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Creating a new NHS England: NHS England and NHS Digital merged on 1 February 2023. More about the merger.

Data Sharing Audits

We carry out independent audits and where necessary post audit reviews to check that our customers are meeting the obligations in their Data Sharing Framework Contracts and Data Sharing Agreements. This helps to ensure that organisations abide by the terms and conditions set by NHS Digital and data is kept safe and secure.

Why we share data

Data is only shared by NHS Digital with organisations to improve health and care, for example to enable medical research or plan NHS services. It is only shared with those organisations that have a legal basis and legitimate need to use it. 

Before they can access data, an organisation must sign a data sharing framework contract and a data sharing agreement. These documents set out the contractual terms, including how the data can be used, the benefits to be gained from its use, where it may be stored, the security requirements that will be met and who can access and process it, including any third parties. 

Find out how NHS Digital makes decisions about data access.


Why data sharing audits are important

The audit team carries out data sharing audits to check that organisations meet the obligations in their contract and agreement. The team also confirm that organisations adhere to their own policies and procedures relating to data sharing and security.

Audits help assure us, and the public, that organisations are handling the data securely and are using it for the purposes for which it was provided. Audits also help organisations to improve and achieve good practice in how they operate. 

Final audit reports are published here to aid transparency.


How audits are conducted

For further information on the audit process, please refer to our current Audit Guide.


How findings are classified

An audit report identifies findings where an organisation has not met specific elements of its contract or agreement, or where the audit team believes improvements can be made.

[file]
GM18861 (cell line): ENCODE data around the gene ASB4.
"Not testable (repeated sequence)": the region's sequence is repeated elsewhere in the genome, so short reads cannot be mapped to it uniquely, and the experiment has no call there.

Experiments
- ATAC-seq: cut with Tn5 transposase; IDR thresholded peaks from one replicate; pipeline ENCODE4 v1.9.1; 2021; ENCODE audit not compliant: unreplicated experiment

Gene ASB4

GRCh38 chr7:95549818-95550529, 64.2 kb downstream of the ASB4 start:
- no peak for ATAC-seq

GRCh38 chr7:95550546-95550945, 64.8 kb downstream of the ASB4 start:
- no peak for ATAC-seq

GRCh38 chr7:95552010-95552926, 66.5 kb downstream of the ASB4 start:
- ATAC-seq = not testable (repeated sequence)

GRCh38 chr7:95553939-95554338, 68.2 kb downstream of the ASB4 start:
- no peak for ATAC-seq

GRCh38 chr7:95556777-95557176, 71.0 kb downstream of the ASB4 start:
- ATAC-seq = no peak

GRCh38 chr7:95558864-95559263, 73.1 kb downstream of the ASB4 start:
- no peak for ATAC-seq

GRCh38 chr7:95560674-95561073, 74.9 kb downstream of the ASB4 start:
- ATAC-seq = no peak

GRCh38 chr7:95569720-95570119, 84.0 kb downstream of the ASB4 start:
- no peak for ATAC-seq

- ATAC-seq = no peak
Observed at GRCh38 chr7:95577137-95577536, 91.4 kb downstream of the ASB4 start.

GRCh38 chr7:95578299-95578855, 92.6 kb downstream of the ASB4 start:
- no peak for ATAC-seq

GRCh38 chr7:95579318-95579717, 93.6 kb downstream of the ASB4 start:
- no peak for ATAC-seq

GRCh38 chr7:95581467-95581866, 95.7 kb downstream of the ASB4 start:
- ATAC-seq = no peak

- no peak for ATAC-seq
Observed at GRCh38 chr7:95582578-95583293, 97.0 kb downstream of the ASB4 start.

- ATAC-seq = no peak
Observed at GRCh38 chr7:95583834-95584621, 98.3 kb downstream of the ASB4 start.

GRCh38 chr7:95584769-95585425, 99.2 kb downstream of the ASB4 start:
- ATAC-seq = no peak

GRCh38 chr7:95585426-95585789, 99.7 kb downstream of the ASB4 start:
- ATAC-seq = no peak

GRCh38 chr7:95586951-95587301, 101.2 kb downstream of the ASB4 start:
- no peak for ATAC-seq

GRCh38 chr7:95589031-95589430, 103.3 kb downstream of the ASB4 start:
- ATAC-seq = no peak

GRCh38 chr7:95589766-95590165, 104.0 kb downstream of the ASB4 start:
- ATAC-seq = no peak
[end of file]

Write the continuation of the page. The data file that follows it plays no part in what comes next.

Each finding is given one of the following classifications: 

Agreement nonconformity

The data recipient has failed to meet one of the requirements set out in their data sharing framework contract, data sharing agreement or any communication between NHS Digital and the data recipient, either during or after their application.

For example, it may be found during an audit that data is being stored at a different secure location to the one the data recipient specified in their data sharing agreement and so the agreement will need amending (as long as that location meets the same requirements).  

It could also be when a data recipient fails to meet one of the guidelines identified in their data sharing framework contract, (including later versions), except when they are able to provide a documented justification as to why such guidance is not applicable (such as when their own processes achieve the same end). 

Organisation nonconformity

This is a variation from a requirement specified in the data recipient’s own documentation. 

For example, the organisation is not undertaking compliance checks, such as internal audits, as prescribed in its own documentation.

Observation

This is when there is not a nonconformity, but the data recipient is in a situation where one could arise if they do not take appropriate action.  

For example, the staff that may in the future process the data have not completed the necessary information governance training at the time of the audit. The observation would be that staff need to complete the training before they process the data.